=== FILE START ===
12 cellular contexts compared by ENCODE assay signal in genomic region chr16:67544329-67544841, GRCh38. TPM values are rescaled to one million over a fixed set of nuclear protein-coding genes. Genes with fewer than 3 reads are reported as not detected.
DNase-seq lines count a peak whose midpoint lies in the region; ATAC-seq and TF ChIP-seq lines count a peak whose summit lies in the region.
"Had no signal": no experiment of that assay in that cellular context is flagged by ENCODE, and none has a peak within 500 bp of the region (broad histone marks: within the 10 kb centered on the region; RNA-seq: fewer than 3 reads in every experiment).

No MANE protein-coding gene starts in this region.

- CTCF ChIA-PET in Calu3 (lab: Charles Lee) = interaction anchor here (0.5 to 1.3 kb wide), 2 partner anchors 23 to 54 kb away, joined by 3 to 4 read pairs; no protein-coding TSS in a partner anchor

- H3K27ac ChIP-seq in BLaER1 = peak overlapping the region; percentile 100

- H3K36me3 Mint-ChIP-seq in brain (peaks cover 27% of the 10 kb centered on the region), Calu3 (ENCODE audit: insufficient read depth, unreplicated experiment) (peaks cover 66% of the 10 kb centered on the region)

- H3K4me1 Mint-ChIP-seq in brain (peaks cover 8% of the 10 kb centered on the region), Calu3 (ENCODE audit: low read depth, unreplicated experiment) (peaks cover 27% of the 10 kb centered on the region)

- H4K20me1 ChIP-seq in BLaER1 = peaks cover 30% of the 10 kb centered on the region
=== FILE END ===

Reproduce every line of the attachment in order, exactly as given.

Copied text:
12 cellular contexts compared by ENCODE assay signal in genomic region chr16:67544329-67544841, GRCh38. TPM values are rescaled to one million over a fixed set of nuclear protein-coding genes. Genes with fewer than 3 reads are reported as not detected.
DNase-seq lines count a peak whose midpoint lies in the region; ATAC-seq and TF ChIP-seq lines count a peak whose summit lies in the region.
"Had no signal": no experiment of that assay in that cellular context is flagged by ENCODE, and none has a peak within 500 bp of the region (broad histone marks: within the 10 kb centered on the region; RNA-seq: fewer than 3 reads in every experiment).

No MANE protein-coding gene starts in this region.

- CTCF ChIA-PET in Calu3 (lab: Charles Lee) = interaction anchor here (0.5 to 1.3 kb wide), 2 partner anchors 23 to 54 kb away, joined by 3 to 4 read pairs; no protein-coding TSS in a partner anchor

- H3K27ac ChIP-seq in BLaER1 = peak overlapping the region; percentile 100

- H3K36me3 Mint-ChIP-seq in brain (peaks cover 27% of the 10 kb centered on the region), Calu3 (ENCODE audit: insufficient read depth, unreplicated experiment) (peaks cover 66% of the 10 kb centered on the region)

- H3K4me1 Mint-ChIP-seq in brain (peaks cover 8% of the 10 kb centered on the region), Calu3 (ENCODE audit: low read depth, unreplicated experiment) (peaks cover 27% of the 10 kb centered on the region)

- H4K20me1 ChIP-seq in BLaER1 = peaks cover 30% of the 10 kb centered on the region